For more than a week my pen has lain untouched. I have written nothing for seven whole days, not even a letter. Except during one or two bouts of illness, such a thing never happened in my life before. In my life; the life, that is, which had to be supported by anxious toil; the life which was not lived for living’s sake, as all life should be, but under the goad of fear. The earning of money should be a means to an end; for more than thirty years—I began to support myself at sixteen—I had to regard it as the end itself.
I could imagine that my old penholder feels reproachfully towards me. Has it not served me well? Why do I, in my happiness, let it lie there neglected, gathering dust? The same penholder that has lain against my forefinger day after day, for—how many years? Twenty, at least; I remember buying it at a shop in Tottenham Court Road. By the same token I bought that day a paper-weight, which cost me a whole shilling—an extravagance which made me tremble. The penholder shone with its new varnish, now it is plain brown wood from end to end. On my forefinger it has made a callosity.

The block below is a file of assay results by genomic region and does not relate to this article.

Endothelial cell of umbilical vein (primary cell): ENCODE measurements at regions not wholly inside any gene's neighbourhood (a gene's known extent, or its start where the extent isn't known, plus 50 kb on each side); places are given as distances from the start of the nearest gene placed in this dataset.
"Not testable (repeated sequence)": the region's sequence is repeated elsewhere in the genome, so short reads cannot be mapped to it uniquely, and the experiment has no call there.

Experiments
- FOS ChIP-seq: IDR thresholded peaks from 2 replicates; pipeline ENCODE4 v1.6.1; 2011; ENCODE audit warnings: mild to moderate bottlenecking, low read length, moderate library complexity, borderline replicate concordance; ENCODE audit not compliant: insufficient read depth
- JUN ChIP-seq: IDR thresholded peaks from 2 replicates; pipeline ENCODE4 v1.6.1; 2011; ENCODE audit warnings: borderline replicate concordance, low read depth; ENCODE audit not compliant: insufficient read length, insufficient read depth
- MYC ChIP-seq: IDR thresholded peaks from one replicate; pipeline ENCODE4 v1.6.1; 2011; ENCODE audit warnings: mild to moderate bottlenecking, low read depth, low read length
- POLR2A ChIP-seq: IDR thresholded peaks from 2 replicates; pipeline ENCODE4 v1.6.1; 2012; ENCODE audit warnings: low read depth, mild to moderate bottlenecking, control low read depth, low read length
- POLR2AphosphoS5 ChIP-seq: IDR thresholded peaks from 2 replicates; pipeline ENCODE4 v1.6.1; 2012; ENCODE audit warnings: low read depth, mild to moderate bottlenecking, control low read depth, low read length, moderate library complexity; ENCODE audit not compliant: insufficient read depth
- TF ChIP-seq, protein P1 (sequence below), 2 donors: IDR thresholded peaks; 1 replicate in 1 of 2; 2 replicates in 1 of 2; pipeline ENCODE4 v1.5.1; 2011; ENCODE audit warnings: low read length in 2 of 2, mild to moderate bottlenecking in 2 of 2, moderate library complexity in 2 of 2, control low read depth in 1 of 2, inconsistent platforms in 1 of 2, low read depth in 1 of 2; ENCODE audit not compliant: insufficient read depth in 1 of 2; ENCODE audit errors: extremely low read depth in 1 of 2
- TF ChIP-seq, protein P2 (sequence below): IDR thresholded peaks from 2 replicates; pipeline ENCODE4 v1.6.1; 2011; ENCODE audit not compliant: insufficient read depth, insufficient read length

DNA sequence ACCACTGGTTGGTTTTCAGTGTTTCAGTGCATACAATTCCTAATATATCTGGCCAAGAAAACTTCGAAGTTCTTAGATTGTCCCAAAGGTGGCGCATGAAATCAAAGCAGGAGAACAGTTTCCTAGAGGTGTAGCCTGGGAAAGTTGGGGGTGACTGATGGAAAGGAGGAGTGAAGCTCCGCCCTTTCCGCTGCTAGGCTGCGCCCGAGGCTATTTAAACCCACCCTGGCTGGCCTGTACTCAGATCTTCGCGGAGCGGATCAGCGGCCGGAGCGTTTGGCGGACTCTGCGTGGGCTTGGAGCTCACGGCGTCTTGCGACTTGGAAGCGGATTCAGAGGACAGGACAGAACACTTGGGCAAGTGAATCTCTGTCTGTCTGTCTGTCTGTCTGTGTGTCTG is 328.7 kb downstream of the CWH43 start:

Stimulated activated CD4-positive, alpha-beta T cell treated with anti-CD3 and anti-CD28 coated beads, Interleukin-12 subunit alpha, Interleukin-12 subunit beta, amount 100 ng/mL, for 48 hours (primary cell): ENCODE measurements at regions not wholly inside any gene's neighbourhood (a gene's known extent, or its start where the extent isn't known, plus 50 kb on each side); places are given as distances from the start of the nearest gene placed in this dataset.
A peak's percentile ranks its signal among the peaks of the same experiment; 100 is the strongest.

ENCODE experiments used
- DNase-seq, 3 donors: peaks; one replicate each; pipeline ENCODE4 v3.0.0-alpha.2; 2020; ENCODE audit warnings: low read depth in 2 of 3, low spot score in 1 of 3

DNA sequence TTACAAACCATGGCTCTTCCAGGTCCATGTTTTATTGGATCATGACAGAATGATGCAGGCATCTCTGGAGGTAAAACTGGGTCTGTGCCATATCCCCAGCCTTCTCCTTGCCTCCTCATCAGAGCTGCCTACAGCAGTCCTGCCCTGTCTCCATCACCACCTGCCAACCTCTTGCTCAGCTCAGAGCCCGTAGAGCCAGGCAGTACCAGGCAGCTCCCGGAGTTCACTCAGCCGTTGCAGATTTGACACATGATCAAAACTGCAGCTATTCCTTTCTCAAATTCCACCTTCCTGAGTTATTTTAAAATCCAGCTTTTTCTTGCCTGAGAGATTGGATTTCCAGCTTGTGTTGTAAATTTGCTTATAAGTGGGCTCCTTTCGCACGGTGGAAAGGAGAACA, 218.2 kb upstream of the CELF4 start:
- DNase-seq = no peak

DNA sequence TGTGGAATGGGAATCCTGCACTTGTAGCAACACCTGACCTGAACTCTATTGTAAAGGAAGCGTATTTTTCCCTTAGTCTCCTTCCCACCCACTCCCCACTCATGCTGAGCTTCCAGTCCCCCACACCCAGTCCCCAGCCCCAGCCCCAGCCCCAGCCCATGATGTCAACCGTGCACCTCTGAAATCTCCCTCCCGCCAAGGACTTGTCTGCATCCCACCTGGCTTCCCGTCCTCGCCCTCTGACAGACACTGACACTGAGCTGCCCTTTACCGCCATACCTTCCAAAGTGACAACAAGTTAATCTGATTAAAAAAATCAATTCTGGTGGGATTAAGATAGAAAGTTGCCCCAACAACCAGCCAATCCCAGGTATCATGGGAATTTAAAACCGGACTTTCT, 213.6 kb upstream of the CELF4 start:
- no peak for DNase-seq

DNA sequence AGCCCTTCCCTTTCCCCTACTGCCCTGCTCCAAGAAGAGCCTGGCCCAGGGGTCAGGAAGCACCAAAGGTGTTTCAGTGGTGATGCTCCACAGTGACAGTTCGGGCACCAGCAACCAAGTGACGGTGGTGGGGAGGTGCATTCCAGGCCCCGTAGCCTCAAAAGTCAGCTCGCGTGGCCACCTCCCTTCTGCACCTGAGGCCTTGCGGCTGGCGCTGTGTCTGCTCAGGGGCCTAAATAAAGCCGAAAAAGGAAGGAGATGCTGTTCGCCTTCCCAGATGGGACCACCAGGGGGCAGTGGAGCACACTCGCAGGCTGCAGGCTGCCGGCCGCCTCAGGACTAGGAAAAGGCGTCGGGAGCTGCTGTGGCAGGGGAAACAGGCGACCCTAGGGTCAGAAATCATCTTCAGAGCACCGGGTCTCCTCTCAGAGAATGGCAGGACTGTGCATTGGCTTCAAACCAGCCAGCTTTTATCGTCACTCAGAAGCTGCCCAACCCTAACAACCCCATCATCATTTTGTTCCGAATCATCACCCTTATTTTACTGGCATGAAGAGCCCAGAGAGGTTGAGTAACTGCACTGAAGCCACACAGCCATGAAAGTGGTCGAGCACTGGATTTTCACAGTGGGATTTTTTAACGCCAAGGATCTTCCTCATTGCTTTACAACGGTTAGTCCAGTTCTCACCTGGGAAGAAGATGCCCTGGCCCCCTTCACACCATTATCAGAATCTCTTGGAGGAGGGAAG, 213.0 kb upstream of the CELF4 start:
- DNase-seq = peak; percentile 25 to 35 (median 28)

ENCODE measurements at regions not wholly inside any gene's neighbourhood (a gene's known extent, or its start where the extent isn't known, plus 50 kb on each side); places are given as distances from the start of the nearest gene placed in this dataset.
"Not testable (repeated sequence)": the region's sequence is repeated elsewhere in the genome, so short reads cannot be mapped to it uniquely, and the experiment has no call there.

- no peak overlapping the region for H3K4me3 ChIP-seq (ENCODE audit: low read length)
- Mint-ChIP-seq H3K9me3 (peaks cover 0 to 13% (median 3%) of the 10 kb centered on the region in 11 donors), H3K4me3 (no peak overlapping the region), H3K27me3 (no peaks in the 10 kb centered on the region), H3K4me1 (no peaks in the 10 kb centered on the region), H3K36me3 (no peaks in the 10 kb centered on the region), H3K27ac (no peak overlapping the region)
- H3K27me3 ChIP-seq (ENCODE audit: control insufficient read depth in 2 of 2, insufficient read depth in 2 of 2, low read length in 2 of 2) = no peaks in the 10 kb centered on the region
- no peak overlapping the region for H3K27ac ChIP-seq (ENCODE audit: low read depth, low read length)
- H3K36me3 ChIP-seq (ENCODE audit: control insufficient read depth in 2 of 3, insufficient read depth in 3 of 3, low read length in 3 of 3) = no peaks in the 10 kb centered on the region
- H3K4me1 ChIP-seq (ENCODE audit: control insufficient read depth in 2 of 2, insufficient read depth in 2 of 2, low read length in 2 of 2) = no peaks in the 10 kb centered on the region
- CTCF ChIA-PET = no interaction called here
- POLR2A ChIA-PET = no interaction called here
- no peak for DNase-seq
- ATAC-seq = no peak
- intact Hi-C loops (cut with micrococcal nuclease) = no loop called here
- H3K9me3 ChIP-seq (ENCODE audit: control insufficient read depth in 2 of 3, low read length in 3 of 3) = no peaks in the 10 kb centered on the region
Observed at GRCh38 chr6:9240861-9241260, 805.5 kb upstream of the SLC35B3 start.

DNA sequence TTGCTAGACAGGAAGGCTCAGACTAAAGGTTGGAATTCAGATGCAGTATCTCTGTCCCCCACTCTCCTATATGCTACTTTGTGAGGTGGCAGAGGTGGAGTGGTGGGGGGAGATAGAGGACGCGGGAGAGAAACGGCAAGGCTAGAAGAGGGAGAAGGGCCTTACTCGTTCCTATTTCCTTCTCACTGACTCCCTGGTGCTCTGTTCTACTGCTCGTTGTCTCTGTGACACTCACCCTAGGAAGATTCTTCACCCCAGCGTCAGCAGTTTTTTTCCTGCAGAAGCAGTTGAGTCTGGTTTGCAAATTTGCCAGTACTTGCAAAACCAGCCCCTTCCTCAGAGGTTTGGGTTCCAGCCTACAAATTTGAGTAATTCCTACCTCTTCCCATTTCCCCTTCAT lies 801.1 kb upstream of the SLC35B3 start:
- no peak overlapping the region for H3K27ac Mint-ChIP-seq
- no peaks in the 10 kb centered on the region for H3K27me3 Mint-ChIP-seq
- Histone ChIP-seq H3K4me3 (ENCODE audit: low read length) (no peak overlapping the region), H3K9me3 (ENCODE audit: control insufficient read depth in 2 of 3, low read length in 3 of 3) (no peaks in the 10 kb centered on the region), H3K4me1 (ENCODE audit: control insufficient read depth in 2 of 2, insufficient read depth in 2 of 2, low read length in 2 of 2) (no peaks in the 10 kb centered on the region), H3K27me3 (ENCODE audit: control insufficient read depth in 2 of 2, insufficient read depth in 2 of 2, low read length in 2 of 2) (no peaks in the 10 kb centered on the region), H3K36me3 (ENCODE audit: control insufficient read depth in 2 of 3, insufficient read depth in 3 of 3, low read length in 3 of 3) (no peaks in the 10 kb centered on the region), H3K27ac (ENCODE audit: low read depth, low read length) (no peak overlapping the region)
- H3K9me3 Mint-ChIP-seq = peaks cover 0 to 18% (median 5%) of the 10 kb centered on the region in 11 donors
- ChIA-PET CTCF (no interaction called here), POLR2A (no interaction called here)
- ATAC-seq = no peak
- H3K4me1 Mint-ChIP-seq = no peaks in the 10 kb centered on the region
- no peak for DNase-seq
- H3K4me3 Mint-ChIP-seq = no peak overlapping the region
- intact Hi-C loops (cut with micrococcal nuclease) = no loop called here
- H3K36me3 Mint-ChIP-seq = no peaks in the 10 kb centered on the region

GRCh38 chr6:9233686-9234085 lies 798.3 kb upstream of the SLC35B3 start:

Old companion, yet old enemy! How many a time have I taken it up, loathing the necessity, heavy in head and heart, my hand shaking, my eyes sick-dazzled! How I dreaded the white page I had to foul with ink! Above all, on days such as this, when the blue eyes of Spring laughed from between rosy clouds, when the sunlight shimmered upon my table and made me long, long all but to madness, for the scent of the flowering earth, for the green of hillside larches, for the singing of the skylark above the downs. There was a time—it seems further away than childhood—when I took up my pen with eagerness; if my hand trembled it was with hope. But a hope that fooled me, for never a page of my writing deserved to live. I can say that now without bitterness. It was youthful error, and only the force of circumstance prolonged it. The world has done me no injustice; thank Heaven I have grown wise enough not to rail at it for this! And why should any man who writes, even if he write things immortal, nurse anger at the world’s neglect? Who asked him to publish? Who promised him a hearing? Who has broken faith with him? If my shoemaker turn me out an excellent pair of boots, and I, in some mood of cantankerous unreason, throw them back upon his hands, the man has just cause of complaint. But your poem, your novel, who bargained with you for it? If it is honest journeywork, yet lacks purchasers, at most you may call yourself a hapless tradesman. If it come from on high, with what decency do you fret and fume because it is not paid for in heavy cash? For the work of man’s mind there is one test, and one alone, the judgment of generations yet unborn. If you have written a great book, the world to come will know of it. But you don’t care for posthumous glory. You want to enjoy fame in a comfortable armchair. Ah, that is quite another thing. Have the courage of your desire. Admit yourself a merchant, and protest to gods and men that the merchandise you offer is of better quality than much which sells for a high price. You may be right, and indeed it is hard upon you that Fashion does not turn to your stall....